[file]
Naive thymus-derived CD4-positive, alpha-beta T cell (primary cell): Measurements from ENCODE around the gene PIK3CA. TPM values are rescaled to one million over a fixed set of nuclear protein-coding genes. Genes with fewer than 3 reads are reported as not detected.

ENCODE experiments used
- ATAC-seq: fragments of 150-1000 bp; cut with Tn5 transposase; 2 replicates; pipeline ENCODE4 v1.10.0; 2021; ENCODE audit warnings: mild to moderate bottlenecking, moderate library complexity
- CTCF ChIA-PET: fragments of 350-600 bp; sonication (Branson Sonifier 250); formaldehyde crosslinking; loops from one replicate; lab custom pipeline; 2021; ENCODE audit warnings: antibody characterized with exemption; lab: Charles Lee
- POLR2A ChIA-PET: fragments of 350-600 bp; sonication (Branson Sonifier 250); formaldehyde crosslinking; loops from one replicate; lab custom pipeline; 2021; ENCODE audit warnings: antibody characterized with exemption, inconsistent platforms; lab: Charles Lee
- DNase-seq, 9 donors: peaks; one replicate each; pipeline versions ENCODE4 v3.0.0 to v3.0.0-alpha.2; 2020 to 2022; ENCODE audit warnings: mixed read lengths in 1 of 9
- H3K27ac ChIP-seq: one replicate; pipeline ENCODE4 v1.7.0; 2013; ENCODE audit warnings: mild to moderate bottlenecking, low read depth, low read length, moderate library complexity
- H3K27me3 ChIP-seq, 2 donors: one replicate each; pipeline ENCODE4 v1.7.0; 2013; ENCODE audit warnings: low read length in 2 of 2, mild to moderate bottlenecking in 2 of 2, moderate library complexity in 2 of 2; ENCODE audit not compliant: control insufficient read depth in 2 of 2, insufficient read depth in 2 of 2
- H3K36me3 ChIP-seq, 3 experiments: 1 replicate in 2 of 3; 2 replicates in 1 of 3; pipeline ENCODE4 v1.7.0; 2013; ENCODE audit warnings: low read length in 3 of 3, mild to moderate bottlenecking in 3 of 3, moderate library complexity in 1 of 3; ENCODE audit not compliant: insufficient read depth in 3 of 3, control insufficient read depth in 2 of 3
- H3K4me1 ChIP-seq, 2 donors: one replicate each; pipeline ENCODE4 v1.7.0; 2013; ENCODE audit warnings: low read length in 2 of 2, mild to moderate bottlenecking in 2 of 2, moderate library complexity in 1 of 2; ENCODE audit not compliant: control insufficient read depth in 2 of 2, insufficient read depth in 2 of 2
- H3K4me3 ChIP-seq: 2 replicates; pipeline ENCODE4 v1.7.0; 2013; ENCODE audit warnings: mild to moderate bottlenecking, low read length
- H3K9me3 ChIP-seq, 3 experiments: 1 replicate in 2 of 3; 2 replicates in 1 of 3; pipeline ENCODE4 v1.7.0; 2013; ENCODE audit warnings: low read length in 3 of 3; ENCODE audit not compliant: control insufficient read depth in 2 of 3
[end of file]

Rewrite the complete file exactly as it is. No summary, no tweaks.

Naive thymus-derived CD4-positive, alpha-beta T cell (primary cell): Measurements from ENCODE around the gene PIK3CA. TPM values are rescaled to one million over a fixed set of nuclear protein-coding genes. Genes with fewer than 3 reads are reported as not detected.

ENCODE experiments used
- ATAC-seq: fragments of 150-1000 bp; cut with Tn5 transposase; 2 replicates; pipeline ENCODE4 v1.10.0; 2021; ENCODE audit warnings: mild to moderate bottlenecking, moderate library complexity
- CTCF ChIA-PET: fragments of 350-600 bp; sonication (Branson Sonifier 250); formaldehyde crosslinking; loops from one replicate; lab custom pipeline; 2021; ENCODE audit warnings: antibody characterized with exemption; lab: Charles Lee
- POLR2A ChIA-PET: fragments of 350-600 bp; sonication (Branson Sonifier 250); formaldehyde crosslinking; loops from one replicate; lab custom pipeline; 2021; ENCODE audit warnings: antibody characterized with exemption, inconsistent platforms; lab: Charles Lee
- DNase-seq, 9 donors: peaks; one replicate each; pipeline versions ENCODE4 v3.0.0 to v3.0.0-alpha.2; 2020 to 2022; ENCODE audit warnings: mixed read lengths in 1 of 9
- H3K27ac ChIP-seq: one replicate; pipeline ENCODE4 v1.7.0; 2013; ENCODE audit warnings: mild to moderate bottlenecking, low read depth, low read length, moderate library complexity
- H3K27me3 ChIP-seq, 2 donors: one replicate each; pipeline ENCODE4 v1.7.0; 2013; ENCODE audit warnings: low read length in 2 of 2, mild to moderate bottlenecking in 2 of 2, moderate library complexity in 2 of 2; ENCODE audit not compliant: control insufficient read depth in 2 of 2, insufficient read depth in 2 of 2
- H3K36me3 ChIP-seq, 3 experiments: 1 replicate in 2 of 3; 2 replicates in 1 of 3; pipeline ENCODE4 v1.7.0; 2013; ENCODE audit warnings: low read length in 3 of 3, mild to moderate bottlenecking in 3 of 3, moderate library complexity in 1 of 3; ENCODE audit not compliant: insufficient read depth in 3 of 3, control insufficient read depth in 2 of 3
- H3K4me1 ChIP-seq, 2 donors: one replicate each; pipeline ENCODE4 v1.7.0; 2013; ENCODE audit warnings: low read length in 2 of 2, mild to moderate bottlenecking in 2 of 2, moderate library complexity in 1 of 2; ENCODE audit not compliant: control insufficient read depth in 2 of 2, insufficient read depth in 2 of 2
- H3K4me3 ChIP-seq: 2 replicates; pipeline ENCODE4 v1.7.0; 2013; ENCODE audit warnings: mild to moderate bottlenecking, low read length
- H3K9me3 ChIP-seq, 3 experiments: 1 replicate in 2 of 3; 2 replicates in 1 of 3; pipeline ENCODE4 v1.7.0; 2013; ENCODE audit warnings: low read length in 3 of 3; ENCODE audit not compliant: control insufficient read depth in 2 of 3